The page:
Lactalbumin, Not Collagen, Augments Muscle Protein Synthesis with Aerobic Exercise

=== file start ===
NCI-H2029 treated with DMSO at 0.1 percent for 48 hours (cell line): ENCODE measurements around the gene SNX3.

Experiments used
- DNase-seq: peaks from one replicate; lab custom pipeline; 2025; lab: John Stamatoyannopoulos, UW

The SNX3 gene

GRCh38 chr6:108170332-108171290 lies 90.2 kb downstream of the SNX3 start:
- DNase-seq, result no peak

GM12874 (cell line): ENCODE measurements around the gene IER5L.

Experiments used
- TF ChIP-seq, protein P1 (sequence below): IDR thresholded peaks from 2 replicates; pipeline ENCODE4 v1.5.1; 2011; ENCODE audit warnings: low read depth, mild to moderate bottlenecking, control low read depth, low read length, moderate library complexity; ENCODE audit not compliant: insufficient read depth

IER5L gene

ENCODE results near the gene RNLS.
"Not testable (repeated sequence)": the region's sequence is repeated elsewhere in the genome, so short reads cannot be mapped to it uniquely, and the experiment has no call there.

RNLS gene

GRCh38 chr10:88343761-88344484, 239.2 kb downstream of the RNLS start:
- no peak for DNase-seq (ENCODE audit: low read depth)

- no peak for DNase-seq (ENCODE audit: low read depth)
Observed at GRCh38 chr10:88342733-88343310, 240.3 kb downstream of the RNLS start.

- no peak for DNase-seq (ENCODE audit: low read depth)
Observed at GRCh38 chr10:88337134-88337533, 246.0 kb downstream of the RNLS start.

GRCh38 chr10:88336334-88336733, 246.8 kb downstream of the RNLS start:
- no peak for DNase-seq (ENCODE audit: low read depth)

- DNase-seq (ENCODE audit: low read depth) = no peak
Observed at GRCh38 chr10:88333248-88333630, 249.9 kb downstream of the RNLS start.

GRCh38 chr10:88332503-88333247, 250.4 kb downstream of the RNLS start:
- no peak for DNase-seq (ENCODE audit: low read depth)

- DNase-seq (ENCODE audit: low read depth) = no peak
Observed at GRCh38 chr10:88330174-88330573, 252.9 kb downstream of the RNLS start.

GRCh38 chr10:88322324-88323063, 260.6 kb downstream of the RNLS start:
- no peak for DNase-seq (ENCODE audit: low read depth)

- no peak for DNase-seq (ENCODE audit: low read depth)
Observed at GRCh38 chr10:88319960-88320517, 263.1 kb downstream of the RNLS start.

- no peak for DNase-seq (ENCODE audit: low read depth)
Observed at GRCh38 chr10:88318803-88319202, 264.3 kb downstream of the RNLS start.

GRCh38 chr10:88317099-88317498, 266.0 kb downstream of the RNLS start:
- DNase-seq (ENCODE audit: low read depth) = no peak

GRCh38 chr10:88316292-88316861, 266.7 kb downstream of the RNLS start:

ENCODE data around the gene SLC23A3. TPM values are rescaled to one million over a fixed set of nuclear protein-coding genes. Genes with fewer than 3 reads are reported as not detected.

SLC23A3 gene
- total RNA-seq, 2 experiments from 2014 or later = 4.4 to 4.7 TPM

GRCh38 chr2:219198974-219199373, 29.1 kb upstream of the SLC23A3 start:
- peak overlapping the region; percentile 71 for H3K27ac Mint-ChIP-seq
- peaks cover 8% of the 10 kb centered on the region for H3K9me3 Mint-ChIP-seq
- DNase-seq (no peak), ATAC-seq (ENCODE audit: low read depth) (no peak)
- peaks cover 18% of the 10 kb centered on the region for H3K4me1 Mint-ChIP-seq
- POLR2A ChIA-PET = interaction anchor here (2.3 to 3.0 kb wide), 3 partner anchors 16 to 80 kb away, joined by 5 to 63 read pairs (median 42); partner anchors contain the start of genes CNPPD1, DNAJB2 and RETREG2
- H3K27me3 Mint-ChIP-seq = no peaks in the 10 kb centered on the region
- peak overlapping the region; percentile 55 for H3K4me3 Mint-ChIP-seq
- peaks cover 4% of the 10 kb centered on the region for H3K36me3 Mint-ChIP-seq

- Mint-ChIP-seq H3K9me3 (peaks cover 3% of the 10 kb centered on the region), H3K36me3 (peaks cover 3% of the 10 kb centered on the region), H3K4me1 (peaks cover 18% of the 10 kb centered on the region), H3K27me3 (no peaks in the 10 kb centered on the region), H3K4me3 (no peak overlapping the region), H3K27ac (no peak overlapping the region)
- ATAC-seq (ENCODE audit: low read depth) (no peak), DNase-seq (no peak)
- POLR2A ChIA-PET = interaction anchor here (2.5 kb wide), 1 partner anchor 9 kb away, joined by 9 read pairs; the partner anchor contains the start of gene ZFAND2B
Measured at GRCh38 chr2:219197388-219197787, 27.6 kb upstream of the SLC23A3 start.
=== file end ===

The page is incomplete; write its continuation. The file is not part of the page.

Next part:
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INTRODUCTION: Protein ingestion and the ensuing hyperaminoacidemia stimulates skeletal muscle protein synthesis in the postexercise period. This response facilitates muscle remodeling, which is important during intensified training. The aim of this study was to determine whether supplementation with α-lactalbumin (LA), with high leucine and tryptophan contents, would improve responses to short periods of intensified aerobic training compared with supplementation with an isonitrogenous quantity of collagen peptides (CP). METHODS: Endurance-trained participants (5 male, 6 female, 24 ± 4 yr, V˙O2 = 53.2 ± 9.1 mL·kg·min, peak power output = 320 ± 48 W; means ± SD) consumed a controlled diet (1.0 g·kg·d protein) and refrained from habitual training for 11 d while taking part in this double-blind randomized, crossover trial. The two intervention phases, which consisted of brief intensified training (4 × 4-min cycling intervals at 70% of peak power output on 3 consecutive days) combined with the ingestion of LA or CP supplements after exercise (20 g) and before sleep (40 g), were separated by 4 d of washout without protein supplementation (i.e., the control phase). In response to each phase, myofibrillar (MyoPS), sarcoplasmic protein synthesis (SarcPS) rates (via H2O ingestion) and parameters of sleep quality were measured. RESULTS: LA ingestion increased plasma leucine (P < 0.001) and tryptophan concentrations (P < 0.001) relative to CP. Intensified training increased MyoPS and SarcPS above the washout phase in LA- and CP-supplemented phases (P < 0.01), with increases being 13% ± 5% and 5% ± 7% greater with LA than CP for MyoPS (P < 0.01) and SarcPS, respectively (P < 0.01). CONCLUSIONS: Despite an isonitrogenous diet, protein synthesis was enhanced to a greater extent when trained participants consumed LA compared with CP during intensified aerobic training, suggesting that protein quality is an important consideration for endurance-trained athletes aiming to augment adaption to exercise training.
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